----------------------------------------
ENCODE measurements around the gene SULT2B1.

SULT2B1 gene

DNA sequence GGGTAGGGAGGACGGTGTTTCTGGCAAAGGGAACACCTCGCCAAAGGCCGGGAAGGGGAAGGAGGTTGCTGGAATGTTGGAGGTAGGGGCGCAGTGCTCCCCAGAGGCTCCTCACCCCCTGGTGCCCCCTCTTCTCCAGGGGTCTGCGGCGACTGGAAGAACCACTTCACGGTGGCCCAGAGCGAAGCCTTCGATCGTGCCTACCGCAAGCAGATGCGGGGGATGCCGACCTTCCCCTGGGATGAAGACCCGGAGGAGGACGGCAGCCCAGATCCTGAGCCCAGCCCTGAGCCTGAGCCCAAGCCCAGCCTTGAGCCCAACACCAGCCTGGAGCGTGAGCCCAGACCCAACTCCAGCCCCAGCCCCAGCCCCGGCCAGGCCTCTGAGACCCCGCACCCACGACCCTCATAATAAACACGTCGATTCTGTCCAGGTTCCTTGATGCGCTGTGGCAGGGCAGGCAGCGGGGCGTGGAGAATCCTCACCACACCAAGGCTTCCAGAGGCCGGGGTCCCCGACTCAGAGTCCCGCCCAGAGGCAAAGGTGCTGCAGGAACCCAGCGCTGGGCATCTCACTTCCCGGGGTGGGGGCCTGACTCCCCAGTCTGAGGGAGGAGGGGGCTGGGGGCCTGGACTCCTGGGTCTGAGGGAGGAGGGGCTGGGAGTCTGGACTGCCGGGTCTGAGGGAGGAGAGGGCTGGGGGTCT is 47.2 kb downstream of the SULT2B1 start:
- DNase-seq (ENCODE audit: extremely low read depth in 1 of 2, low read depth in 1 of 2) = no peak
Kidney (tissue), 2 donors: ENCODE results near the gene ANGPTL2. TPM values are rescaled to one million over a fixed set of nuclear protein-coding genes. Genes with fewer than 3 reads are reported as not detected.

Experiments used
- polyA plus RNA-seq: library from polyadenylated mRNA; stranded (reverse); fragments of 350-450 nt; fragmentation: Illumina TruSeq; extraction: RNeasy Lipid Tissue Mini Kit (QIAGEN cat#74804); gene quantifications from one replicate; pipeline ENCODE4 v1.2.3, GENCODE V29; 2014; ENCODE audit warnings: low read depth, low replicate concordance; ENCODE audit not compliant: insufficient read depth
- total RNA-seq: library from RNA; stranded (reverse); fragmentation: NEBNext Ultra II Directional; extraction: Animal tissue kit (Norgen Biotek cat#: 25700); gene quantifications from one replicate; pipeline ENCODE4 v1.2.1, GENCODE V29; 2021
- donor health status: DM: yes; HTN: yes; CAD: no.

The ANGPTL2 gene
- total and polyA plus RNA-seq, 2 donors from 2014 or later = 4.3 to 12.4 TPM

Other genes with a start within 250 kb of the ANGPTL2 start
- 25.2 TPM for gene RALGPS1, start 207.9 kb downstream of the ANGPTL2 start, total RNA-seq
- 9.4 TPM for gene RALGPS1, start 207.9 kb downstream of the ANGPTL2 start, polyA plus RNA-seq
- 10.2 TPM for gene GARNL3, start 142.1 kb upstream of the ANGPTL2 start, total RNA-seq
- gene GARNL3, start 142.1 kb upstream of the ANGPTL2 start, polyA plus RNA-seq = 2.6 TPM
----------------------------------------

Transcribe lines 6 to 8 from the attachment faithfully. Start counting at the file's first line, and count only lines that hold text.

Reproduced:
Experiments used
- polyA plus RNA-seq: library from polyadenylated mRNA; stranded (reverse); fragments of 350-450 nt; fragmentation: Illumina TruSeq; extraction: RNeasy Lipid Tissue Mini Kit (QIAGEN cat#74804); gene quantifications from one replicate; pipeline ENCODE4 v1.2.3, GENCODE V29; 2014; ENCODE audit warnings: low read depth, low replicate concordance; ENCODE audit not compliant: insufficient read depth
- total RNA-seq: library from RNA; stranded (reverse); fragmentation: NEBNext Ultra II Directional; extraction: Animal tissue kit (Norgen Biotek cat#: 25700); gene quantifications from one replicate; pipeline ENCODE4 v1.2.1, GENCODE V29; 2021